Think is a daily, topic-driven interview and call-in program hosted by Krys Boyd covering a wide variety of topics ranging from history, politics, current events, science, technology and emerging trends to food and wine, travel, adventure, and entertainment.More from Think »
Nearly 20 percent of Americans 65 and older are working – and counted among them are the Republican and Democratic presidential nominees. This hour, we'll talk about the knowledge and experience veteran workers bring to their jobs – and about why so many of them find those jobs hard to come by – with Ashton Applewhite. Her opinion piece "You're How Old? We'll Be in Touch," appeared earlier this month in The New York Times.
The North Texas arts community is currently in a deep discussion about the idea of cultural equity. The conversation centers on how the arts are funded – and how that funding impacts the diversity of our cultural experiences. This hour, we'll talk about leveling the artistic playing field with Jennifer Scripps, the director of the Dallas Office of Cultural Affairs; David Lozano, executive artistic director of Cara Mia Theatre; and Clyde Valentin, director of Ignite/Arts Dallas.
"Hamilton" has pulled in more than $100 million at the box office and turned Lin-Manuel Miranda into a household name. This hour, we'll talk about the extent to which the Tony-winning musical has rewritten history and altered our understanding of its namesake. We'll be joined by Robert Sullivan, whose story "The Hamilton Cult" appears in the October issue of Harper's.
The Republic of Texas was built upon two pillars: cotton and slavery. This hour, we'll talk about how this important crop and the labor that fueled it led to the Texas revolution – and about how Texas provided a blue print for the Confederacy – with UNT assistant history professor Andrew Torget. He writes about the topic in his book "Seeds of Empire: Cotton, Slavery, and the Transformation of the Texas Borderlands, 1800-1850"(University of North Carolina Press).
Americans owe nearly $1.3 trillion in student loans. This hour, as part of KERA's One Crisis Away: Drowning in Debt series, we'll talk about strategies for paying for college and about how much debt is reasonable to take on. We'll be joined by Ron Elsenbaumer, interim provost and vice president for academic affairs at UT-Arlington; and Cynthia Butler, executive director of financial aid for Dallas County Community College District.
Photographs from Vietnam to Afghanistan to Iraq capture the agony of war in an instant. This hour, we'll talk about how war photographers tell stories of conflict through their images with a panel of Pulitzer Prize-winners: David Hume Kennerly, Carol Guzy and David Leeson. Tonight, they'll take part in "Illusion and Disillusion: A Panel Conversation on Violence and War" at the Texas Theatre, presented by 29 Pieces.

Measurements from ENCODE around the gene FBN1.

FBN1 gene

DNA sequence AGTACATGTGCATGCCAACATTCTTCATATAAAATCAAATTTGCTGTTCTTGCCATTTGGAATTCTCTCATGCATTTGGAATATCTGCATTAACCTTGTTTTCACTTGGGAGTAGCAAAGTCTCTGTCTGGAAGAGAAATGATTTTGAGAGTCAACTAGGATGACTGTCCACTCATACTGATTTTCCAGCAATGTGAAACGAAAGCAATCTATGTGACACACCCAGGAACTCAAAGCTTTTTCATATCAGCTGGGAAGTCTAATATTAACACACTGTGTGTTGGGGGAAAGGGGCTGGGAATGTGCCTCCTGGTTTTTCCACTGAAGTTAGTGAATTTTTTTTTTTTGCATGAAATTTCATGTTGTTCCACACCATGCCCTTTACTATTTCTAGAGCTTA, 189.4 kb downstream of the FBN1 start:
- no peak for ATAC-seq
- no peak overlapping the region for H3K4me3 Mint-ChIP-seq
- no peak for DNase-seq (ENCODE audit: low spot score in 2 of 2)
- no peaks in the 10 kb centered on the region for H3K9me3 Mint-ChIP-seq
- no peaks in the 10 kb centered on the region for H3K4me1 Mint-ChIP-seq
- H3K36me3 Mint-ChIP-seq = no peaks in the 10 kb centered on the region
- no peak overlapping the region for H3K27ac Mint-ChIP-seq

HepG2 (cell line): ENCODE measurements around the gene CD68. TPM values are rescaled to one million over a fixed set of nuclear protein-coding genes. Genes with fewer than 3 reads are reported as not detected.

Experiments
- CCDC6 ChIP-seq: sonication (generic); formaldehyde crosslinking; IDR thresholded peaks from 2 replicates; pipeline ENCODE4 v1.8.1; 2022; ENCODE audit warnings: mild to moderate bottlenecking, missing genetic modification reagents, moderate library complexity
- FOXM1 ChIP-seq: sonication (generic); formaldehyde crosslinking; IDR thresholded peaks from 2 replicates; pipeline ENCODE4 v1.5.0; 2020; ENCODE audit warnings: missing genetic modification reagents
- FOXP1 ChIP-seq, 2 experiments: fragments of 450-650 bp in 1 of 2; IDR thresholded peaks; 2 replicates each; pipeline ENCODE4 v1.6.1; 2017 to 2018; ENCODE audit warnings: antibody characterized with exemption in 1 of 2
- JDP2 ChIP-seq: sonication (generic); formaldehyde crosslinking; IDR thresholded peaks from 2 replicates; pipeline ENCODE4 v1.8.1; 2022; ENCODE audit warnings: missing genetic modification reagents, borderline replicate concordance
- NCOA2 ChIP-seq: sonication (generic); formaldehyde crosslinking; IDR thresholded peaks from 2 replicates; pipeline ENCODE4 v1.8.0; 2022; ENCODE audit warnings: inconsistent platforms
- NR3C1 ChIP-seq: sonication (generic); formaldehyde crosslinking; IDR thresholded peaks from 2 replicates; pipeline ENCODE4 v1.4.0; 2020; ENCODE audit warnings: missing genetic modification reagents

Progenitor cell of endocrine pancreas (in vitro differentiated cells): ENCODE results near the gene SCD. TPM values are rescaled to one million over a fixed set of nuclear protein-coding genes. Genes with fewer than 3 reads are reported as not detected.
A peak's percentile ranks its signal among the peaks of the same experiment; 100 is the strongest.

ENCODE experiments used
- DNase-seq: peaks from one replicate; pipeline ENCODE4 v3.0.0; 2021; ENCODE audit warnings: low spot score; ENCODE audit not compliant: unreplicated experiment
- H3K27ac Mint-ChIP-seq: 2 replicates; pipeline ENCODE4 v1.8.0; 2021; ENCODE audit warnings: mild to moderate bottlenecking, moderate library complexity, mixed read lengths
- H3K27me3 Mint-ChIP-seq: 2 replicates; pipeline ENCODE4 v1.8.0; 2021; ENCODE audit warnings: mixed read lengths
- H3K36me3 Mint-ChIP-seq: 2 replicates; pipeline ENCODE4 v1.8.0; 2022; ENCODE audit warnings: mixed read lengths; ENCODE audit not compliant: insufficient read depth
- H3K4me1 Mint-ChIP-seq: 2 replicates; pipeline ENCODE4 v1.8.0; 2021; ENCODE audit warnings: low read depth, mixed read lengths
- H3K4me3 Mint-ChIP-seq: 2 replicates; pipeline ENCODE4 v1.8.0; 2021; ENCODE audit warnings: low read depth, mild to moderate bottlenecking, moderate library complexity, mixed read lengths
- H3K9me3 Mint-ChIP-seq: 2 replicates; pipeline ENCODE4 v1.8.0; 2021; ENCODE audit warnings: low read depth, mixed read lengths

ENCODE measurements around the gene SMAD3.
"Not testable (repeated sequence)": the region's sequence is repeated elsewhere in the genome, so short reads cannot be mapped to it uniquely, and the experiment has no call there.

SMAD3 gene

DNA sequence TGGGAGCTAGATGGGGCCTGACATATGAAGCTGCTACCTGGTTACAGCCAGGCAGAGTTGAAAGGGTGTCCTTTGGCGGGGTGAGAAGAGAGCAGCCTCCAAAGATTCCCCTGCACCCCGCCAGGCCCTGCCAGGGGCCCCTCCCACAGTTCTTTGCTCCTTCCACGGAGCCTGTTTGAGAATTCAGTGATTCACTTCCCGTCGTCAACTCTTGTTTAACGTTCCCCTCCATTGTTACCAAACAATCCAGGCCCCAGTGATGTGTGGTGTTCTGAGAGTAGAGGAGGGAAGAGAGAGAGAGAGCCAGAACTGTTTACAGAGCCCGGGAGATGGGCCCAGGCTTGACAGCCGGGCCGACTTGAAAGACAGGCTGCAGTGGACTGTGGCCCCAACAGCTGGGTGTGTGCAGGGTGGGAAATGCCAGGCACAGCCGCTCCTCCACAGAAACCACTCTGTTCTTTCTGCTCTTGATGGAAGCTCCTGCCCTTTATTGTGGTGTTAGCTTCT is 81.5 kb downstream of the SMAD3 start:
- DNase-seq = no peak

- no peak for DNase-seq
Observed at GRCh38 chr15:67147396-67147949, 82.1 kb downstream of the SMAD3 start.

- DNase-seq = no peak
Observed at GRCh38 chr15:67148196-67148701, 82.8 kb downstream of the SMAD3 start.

Between 13 million and 16 million Latinos are expected to vote in this year's presidential election. And many of those voters can thank San Antonio native Willie Velasquez when they cast their ballots. This hour, we'll talk about the founder of the Southwest Voter Registration and Education Project, who launched more than a thousand voter registration drives in the 1970s and '80s. We'll be joined by Hector Galán, director of the PBS documentary "Willie Velasquez: Your Vote Is Your Voice," which airs Oct. 3 on KERA-TV. KERA will also host special advance screenings of the film in Dallas on Thursday and Fort Worth on Sept. 29.
Gabriel Cardona and Bart Reta were once teenagers with bright futures growing up in Laredo. Their lives took an abrupt turn, though, when they fell under the spell of the Zetas. This hour, we'll talk about how the Mexican drug cartel turned one of the boys into a feared assassin – and about what their transformations say about the perilous prospect of growing up on the border – with Dan Slater. He tells their story in "Wolf Boys: Two American Teenagers and Mexico's Most Dangerous Drug Cartel" (Simon & Schuster).
One in seven American children is diagnosed with ADHD and put on Adderall or similar medications. This hour, we'll talk about why these diagnoses are on the rise – and if there's cause for concern – with Alan Schwarz, author of "ADHD Nation: Children, Doctors, Big Pharma, and the Making of an American Epidemic" (Scribner).
Ann Patchett received the PEN/Faulkner Award for her novel "Bel Canto." This hour, we'll talk with her about her new book, "Commonwealth" (Harper), which tells the story of how a chance romantic encounter ripples through two families over multiple generations.